Fares Manaa - Wikipedia
Fares Manaa
  (Redirected from Fares Mana'a)
Fares Mohammed Manaa (Arabic: فارس محمد مناع‎‎; born February 8, 1965)[1][2] is a top Yemeni arms-dealer,[1][2] businessman,[3] rebel commander and politician.[4] He is said to be Yemen's most famous arms-dealer.[5] Manaa was born on February 8, 1965 in the northern city of Sa'dah.[2] He was an ally of Yemeni President Ali Abdullah Saleh and member of his ruling GPC party[4] and served as head of his presidential committee and as head of a local council tasked with mediating a peace-deal between the Yemeni government and Houthis during the Shia insurgency in Yemen. His brother was the governor of Saada Governorate at the time.[3][6]
Fares Mohammed Manaa
Minister of State
Assumed office
28 November 2016
PresidentSaleh Ali al-Sammad
Prime MinisterAbdel-Aziz bin Habtour
Governor of Saada*
In office
27 March 2011 – 24 December 2014
Preceded byTaha Hajer
Succeeded byMohamed Jaber Awadh al-Razehi
Personal details
BornFebruary 8, 1965 (age 56)
Sa'dah, Yemen
Political partyIndependent
GPC (until March 2011)
ProfessionArms-dealer, businessman, former governor
Military service
Battles/warsHouthi insurgency in Yemen
His authority as governor was not recognised by the Yemeni government in Sana'a
His name was put on a UN Security Council list of people accused of trafficking arms to SomaliIslamist insurgent group Al-Shabaab,[1][2] which is considered as a terrorist organisation by the United States[7] and is accused of with al-Qaeda.[8] This led to his assets being frozen by the U.S. Department of the Treasury.[9][10] He was also accused of receiving millions in funds from the then Libyan ruler Muammar Gaddafi,[11] spying for Libya and supplying arms to the Houthis.[10] Manaa denied these charges claiming that arms had been stolen by Houthis from an arms deposit he owned. In October 2009[12] was put at the top of a blacklist of Yemeni arms-dealers, after which he was put under surveillance.[1][2][10]
In late January 2010, Manaa was arrested by Yemeni authorities[12] leading to protests in Sa'dah by tribal chiefs and the resignation of his brother, Hassan Manaa, as governor.[13] In May, a mini-bus driver was killed and a policeman and a civilian woman were injured[12] as a group of Manaa's men attacked the car in which he was being transported to a penal court. This resulted in his trial being delayed by 25 days.[10][12] He was eventually released on June 4,[12] after which his relations with President Saleh soured.[4]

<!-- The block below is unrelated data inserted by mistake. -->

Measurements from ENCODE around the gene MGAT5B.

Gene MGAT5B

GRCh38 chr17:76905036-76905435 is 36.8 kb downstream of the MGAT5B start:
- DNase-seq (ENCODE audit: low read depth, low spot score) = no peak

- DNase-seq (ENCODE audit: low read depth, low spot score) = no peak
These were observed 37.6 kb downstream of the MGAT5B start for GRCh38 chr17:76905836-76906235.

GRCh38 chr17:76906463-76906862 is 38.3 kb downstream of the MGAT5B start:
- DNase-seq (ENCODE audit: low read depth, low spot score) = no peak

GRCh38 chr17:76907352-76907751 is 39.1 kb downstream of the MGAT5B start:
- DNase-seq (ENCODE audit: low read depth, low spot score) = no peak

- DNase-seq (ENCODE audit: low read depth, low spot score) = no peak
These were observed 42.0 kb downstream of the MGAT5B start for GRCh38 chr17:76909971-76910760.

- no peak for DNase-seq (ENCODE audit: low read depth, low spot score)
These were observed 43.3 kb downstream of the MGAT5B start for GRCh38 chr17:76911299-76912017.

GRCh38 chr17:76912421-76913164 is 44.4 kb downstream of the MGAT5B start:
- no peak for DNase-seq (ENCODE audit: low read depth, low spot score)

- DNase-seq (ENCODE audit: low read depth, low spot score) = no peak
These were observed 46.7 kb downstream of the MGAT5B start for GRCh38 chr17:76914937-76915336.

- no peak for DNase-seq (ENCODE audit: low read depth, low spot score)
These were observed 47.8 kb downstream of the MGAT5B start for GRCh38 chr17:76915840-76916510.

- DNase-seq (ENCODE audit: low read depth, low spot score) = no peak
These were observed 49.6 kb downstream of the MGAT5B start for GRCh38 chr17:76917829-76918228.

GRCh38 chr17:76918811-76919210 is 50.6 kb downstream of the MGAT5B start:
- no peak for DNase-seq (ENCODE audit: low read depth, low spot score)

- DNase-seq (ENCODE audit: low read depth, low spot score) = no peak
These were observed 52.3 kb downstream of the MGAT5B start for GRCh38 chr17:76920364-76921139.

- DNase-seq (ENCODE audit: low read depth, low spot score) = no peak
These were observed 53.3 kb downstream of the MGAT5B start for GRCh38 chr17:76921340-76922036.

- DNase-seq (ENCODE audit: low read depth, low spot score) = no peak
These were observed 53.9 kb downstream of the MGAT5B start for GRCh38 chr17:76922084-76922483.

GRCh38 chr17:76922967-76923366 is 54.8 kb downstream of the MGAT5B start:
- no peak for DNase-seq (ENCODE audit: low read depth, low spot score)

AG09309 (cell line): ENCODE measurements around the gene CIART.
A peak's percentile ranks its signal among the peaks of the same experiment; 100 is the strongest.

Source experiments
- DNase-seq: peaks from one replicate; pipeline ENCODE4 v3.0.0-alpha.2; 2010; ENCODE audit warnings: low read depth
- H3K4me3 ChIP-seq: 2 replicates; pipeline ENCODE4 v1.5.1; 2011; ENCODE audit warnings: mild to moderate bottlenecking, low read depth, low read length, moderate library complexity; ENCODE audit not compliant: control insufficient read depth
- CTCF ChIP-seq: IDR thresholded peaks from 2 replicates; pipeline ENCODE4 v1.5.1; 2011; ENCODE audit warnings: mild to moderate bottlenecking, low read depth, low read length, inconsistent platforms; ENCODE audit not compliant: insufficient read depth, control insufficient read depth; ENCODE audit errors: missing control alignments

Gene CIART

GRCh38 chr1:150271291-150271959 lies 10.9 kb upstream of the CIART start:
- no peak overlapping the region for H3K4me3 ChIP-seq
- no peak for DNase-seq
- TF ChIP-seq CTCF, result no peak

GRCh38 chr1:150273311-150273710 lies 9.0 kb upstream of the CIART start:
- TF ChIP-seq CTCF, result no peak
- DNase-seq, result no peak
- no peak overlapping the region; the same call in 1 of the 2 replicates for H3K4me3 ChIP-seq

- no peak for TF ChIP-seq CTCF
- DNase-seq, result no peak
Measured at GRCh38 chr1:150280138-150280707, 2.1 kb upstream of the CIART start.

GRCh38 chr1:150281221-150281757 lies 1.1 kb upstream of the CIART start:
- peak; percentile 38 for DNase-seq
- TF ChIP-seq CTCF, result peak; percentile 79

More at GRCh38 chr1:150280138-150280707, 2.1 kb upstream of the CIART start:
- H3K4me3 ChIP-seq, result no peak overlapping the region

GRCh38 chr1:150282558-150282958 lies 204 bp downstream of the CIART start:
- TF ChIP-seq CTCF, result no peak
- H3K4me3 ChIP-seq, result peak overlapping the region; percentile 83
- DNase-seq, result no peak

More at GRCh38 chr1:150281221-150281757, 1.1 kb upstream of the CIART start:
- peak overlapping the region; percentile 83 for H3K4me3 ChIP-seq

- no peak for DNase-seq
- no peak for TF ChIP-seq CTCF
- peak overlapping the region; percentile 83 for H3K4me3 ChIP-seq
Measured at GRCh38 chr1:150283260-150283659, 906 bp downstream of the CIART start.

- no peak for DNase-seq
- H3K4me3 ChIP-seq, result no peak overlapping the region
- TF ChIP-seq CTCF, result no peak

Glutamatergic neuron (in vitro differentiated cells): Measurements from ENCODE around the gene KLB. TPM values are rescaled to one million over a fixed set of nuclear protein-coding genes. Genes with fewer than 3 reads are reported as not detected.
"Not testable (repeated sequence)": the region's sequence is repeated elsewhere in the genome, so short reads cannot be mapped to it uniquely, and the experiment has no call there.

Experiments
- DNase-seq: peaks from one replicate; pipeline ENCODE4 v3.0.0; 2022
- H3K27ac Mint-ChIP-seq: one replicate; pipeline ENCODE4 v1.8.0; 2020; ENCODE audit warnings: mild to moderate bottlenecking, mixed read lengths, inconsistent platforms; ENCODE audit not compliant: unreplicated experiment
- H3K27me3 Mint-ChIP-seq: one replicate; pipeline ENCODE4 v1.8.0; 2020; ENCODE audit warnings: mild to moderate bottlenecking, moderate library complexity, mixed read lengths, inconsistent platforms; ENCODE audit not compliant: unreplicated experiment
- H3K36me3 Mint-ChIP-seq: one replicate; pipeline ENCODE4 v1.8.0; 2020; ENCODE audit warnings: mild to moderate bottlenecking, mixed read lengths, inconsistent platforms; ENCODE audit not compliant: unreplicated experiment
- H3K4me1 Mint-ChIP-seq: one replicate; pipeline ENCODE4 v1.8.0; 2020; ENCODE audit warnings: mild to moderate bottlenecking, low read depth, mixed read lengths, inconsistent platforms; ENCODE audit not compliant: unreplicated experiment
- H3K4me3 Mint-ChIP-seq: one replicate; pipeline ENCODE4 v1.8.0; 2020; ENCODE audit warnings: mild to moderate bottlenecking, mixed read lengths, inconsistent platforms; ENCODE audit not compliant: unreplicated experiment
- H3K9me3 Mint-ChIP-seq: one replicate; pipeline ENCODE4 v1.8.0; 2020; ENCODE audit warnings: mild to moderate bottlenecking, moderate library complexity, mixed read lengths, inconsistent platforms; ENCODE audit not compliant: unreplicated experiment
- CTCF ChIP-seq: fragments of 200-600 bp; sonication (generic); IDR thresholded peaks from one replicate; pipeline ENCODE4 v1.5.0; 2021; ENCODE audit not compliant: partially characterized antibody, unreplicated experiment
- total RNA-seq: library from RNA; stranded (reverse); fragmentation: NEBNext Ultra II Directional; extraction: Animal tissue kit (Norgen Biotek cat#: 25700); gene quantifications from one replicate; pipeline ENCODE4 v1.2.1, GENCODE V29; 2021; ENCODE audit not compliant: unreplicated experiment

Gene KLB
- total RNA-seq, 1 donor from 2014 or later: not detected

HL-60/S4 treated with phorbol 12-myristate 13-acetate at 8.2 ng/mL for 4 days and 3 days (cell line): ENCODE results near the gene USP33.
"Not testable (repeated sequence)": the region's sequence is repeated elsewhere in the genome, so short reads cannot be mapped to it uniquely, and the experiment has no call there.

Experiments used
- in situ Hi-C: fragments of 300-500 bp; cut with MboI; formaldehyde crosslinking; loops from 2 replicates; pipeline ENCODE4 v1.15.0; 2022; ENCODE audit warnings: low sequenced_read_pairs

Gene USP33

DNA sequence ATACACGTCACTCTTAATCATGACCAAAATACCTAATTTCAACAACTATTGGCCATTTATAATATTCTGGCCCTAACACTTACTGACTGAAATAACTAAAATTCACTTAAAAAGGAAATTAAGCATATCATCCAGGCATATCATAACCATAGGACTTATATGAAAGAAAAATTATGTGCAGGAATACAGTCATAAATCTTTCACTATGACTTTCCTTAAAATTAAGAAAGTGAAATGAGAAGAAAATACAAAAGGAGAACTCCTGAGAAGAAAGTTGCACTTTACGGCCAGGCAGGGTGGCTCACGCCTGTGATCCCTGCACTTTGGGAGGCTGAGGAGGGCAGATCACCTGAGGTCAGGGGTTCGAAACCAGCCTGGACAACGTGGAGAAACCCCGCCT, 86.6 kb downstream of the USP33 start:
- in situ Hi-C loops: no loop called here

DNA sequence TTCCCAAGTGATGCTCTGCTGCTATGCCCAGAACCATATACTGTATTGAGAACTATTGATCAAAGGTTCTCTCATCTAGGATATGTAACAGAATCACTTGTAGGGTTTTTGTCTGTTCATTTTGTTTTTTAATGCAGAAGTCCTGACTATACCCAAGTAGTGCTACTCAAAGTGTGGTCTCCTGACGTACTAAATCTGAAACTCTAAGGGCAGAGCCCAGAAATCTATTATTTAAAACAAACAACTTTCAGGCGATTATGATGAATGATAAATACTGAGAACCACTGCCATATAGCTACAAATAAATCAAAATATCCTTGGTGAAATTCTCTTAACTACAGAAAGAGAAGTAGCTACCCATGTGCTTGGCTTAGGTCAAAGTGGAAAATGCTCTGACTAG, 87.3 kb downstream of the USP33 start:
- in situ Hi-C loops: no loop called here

On March 19, Houthis attacked the city of Sa'dah,[14] starting a battle with pro-government al-Abdin tribesmen,[4] led by Yemeni lawmaker Sheikh Othman Majali.[15] During the battle, rebels joined forces with Fares Manaa[10] and after their victory,[4][15] set up a local committee, composed of rebels, residents and defected military commanders,[16] which appointed him as the new governor of Sa'dah on 26 March, after the pro-Saleh governor Taha Hajer fled to the capital Sana'a.[4][15] He led the Houthis independent administration in Sa'dah governorate[15] until December 2014.[17]
  1. ^ a b c d EUR-Lex REGULATIONS: COUNCIL IMPLEMENTING REGULATION (EU) No 956/2011, 26 September 2011
  3. ^ a b Sa'ada tribal leaders protest "weapons dealer" imprisonment Archived 2011-08-02 at the Wayback Machine, February 20, 2010
  4. ^ a b c d e f Houthis Control Sa’ada, Help Appoint Governor, 29 March 2011
  5. ^ Al-Ahram Saleh stalls as Yemen unravelsArchived 2012-02-23 at the Wayback Machine, March 30, 2011
  6. ^ Sana’a Cards to Pressurize Houthis to Enter New Dialogue Rounds, 10 April 2010
  7. ^ United States Department of State Foreign Terrorist Organizations, September 15, 2011
  8. ^ allafrica Who's Backing Al Shabaab? - Al Qaeda, Eritrea?, October 31, 2011
  9. ^ "Yemeni arms dealer's assets frozen". 13 April 2010.
  10. ^ a b c d e Yemeni weapons dealer released[permanent dead link], 21-06-2010
  11. ^ Mana'a and al-Ahmar received money from Gaddafi to shake security of KSA, Yemen
  12. ^ a b c d e Google News Driver killed in Sanaa hit on police convoy, May 11, 2010
  13. ^ Sa'ada tribal leaders protest "weapons dealer" imprisonment Archived 2011-08-02 at the Wayback Machine, 20 February 2010
  14. ^ Sa'ada: A Cry for Help
  15. ^ a b c d Houthi Group Appoints Arms Dealer as Governor of Sa'ada province
  16. ^ Washington Post Yemen crisis intensifies with factory explosion, March 29, 2011
  17. ^ United Nations Security Council Final report of the Panel of Experts on Yemen established pursuant to Security Council resolution 2140 (2014) paragraph 75
Last edited on 24 April 2021, at 05:07
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